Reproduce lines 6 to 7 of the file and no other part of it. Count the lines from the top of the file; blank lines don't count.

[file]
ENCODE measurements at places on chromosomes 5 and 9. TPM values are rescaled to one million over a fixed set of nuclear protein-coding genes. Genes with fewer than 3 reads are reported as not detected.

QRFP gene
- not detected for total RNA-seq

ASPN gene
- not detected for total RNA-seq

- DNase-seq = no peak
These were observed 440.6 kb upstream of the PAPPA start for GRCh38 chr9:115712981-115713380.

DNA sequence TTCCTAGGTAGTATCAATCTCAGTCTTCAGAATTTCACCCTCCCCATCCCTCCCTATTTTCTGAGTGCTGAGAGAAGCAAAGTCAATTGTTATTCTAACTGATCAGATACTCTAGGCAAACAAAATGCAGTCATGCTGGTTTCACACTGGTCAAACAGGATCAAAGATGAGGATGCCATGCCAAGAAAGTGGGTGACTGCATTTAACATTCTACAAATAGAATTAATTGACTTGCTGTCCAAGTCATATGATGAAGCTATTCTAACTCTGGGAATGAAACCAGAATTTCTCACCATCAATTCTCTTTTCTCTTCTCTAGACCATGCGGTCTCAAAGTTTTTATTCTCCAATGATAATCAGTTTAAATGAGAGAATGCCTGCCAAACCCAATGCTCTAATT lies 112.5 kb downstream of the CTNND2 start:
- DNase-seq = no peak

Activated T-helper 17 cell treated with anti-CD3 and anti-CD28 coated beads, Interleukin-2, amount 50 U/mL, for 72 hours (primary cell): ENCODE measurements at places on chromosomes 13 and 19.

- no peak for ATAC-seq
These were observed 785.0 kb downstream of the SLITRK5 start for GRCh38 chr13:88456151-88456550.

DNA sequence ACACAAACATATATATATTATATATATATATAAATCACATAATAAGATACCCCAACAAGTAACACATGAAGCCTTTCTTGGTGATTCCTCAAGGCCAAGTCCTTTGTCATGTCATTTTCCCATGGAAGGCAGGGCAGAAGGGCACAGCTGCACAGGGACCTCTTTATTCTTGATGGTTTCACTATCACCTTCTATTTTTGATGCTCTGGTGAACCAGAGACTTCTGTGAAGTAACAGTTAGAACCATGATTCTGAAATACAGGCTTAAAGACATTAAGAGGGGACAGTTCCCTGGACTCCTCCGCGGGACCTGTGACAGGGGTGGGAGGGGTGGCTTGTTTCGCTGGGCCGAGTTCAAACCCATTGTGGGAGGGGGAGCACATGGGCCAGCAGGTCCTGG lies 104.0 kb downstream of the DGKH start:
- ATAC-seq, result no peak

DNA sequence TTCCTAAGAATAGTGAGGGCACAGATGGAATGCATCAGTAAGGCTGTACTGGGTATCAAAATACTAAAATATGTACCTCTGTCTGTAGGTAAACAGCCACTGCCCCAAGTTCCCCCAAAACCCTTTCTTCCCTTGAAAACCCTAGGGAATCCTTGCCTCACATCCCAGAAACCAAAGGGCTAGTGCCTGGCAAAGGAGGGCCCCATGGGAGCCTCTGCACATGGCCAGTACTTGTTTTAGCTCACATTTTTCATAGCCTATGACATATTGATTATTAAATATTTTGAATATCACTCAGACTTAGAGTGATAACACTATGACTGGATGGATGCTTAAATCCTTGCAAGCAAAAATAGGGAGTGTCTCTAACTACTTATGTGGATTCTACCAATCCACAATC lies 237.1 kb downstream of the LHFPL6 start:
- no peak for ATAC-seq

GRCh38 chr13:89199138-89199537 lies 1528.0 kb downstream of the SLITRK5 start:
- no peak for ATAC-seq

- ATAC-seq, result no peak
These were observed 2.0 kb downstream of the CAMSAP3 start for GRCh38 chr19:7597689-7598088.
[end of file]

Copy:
- DNase-seq = no peak
These were observed 440.6 kb upstream of the PAPPA start for GRCh38 chr9:115712981-115713380.